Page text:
Dr. Jack Dominian MBE, 25 August 1929-11 August 2014

Martin Pendergast

An overview of Dr. Jack Dominian’s lifetime’s work, showing how experience of people’s real life problems challenged the very foundations of Catholic teaching on sexuality and marriage, was published in 1995. Jack Dominian – Lay Prophet? by Jock Dalrymple, traced how Dominian’s radical work on marriage confronted official teaching and illuminated people’s lives. At Jack’s funeral in Rickmansworth, Hertfordshire, 28 August 2014, it was proposed that any future editions should now have the question-mark removed!

Dr. Jacobus (Jack) Dominian MBE died on 11 August 2014, aged 84. He was born in Athens to an Armenian Catholic father and a Greek Orthodox mother. The somewhat smothering dominance of his mother was at the root of his lifelong probing of human relationships. In 1941, the Dominians fled from Nazi-occupied Greece to India, where Jack learned English. After the war, they joined their extended family in Lincolnshire. Jack went on to study medicine at Fitzwilliam College, Cambridge, then at Exeter College, Oxford. Meeting through the Young Catholic Students, his marriage in 1955 to Edith Smith was the beginning, he so frequently declared, of all that he learnt about love and marriage. She edited his books and brought order to his sometimes instinctive and untamed genius. He was devastated when she died in 2005.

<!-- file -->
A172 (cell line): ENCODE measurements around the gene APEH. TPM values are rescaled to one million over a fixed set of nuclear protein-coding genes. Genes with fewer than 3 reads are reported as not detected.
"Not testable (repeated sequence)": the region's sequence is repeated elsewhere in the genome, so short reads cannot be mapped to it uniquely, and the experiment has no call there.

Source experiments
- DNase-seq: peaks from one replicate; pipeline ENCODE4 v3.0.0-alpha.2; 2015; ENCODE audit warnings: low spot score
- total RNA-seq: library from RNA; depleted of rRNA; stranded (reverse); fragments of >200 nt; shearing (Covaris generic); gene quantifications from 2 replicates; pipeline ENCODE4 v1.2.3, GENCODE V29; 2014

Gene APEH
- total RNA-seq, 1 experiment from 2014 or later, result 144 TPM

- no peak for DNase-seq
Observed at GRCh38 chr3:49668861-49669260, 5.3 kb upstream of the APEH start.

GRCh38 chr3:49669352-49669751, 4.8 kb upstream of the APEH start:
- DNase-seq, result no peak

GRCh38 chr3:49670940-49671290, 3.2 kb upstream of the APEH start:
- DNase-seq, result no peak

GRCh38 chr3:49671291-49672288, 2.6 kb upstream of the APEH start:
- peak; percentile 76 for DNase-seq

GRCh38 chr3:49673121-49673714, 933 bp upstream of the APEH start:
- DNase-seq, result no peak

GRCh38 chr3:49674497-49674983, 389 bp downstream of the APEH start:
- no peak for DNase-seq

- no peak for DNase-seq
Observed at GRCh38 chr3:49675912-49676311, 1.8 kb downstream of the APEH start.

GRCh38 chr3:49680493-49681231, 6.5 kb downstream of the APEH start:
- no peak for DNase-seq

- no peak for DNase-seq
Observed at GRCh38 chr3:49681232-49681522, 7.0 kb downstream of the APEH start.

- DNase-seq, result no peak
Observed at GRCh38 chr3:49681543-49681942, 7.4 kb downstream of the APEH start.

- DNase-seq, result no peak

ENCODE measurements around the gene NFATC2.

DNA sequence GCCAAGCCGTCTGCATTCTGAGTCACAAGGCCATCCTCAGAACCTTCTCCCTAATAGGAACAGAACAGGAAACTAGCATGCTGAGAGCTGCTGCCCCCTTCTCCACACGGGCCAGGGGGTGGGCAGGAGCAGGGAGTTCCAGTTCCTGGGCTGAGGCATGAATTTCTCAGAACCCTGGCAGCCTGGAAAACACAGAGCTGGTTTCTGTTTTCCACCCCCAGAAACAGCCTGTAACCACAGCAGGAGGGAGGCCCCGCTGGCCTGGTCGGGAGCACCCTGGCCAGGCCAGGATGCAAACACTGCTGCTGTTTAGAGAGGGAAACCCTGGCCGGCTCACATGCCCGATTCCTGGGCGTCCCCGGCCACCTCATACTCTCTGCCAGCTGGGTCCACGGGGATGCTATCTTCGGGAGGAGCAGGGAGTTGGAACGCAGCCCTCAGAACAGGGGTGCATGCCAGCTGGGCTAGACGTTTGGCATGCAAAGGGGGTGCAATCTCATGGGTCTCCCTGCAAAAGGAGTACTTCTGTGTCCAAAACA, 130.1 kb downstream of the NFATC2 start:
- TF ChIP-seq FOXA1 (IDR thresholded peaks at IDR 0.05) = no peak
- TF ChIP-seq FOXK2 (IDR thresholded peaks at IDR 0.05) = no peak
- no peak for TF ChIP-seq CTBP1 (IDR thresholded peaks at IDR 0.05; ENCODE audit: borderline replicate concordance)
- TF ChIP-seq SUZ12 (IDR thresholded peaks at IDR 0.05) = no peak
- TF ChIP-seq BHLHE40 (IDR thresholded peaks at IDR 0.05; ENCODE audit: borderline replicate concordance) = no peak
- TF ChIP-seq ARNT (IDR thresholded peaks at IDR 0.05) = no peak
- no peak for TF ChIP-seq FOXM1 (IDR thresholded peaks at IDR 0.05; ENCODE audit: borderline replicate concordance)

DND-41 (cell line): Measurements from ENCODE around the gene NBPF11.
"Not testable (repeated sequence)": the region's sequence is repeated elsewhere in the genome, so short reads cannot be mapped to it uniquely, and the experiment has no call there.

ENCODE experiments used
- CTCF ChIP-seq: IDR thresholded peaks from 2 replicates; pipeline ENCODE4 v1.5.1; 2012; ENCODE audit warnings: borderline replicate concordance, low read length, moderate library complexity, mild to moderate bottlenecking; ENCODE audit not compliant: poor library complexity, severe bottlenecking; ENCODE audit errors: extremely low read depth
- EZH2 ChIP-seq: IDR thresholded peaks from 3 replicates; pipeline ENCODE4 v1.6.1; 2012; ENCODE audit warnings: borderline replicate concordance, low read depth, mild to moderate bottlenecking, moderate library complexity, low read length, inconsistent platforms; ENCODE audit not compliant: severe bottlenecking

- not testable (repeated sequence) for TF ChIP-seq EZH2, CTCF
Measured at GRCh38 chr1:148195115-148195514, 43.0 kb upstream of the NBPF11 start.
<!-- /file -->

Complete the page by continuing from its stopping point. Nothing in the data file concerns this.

Jack spoke discreetly, but unashamedly, about having a vision of Christ during a childhood illness which left him with “a private passion for Jesus”. Deeply religious, Jack held conservative views on marriage and sexuality for many years, but as a consultant to the Catholic Marriage Advisory Council (now Marriage Care) he found that following Catholic sexual teaching was no guarantee to avoid marital breakdown. This moved him away from a legalistic, contractual view of marriage to one which could only be a relationship of loving partners. He was to become critical of the Church’s teaching on sexuality and of “the gap between the community of love established by Jesus and the reality of the institutional Church”. When proclaiming liturgical readings aloud, those of John the Evangelist on ‘God is love’ would be read by Jack, almost by heart.

Since his youth, Dominian had wanted to become a psychiatrist, but Freudian and other psychiatric theories were far from welcomed by the Catholic Church at that time. Told that if he went into psychiatry, he would lose his faith, he asserted, “If I don’t, I’ll lose my soul!” After postgraduate work at the Radcliffe in Oxford, Stoke Mandeville and the Churchill Hospitals, he studied at the Maudsley Hospital, and in 1963 became the Central Middlesex Hospital’s first Consultant Psychiatrist. Jack recognised that pyschiatrists did not hold all truth, and that input from other disciplines was necessary to support work on marriage and human relationships. His Portakabin-based Marriage Research Centre started with £50.00 in 1971, and in 1988 was transformed into One Plus One, now a leading charity in relationships research and support.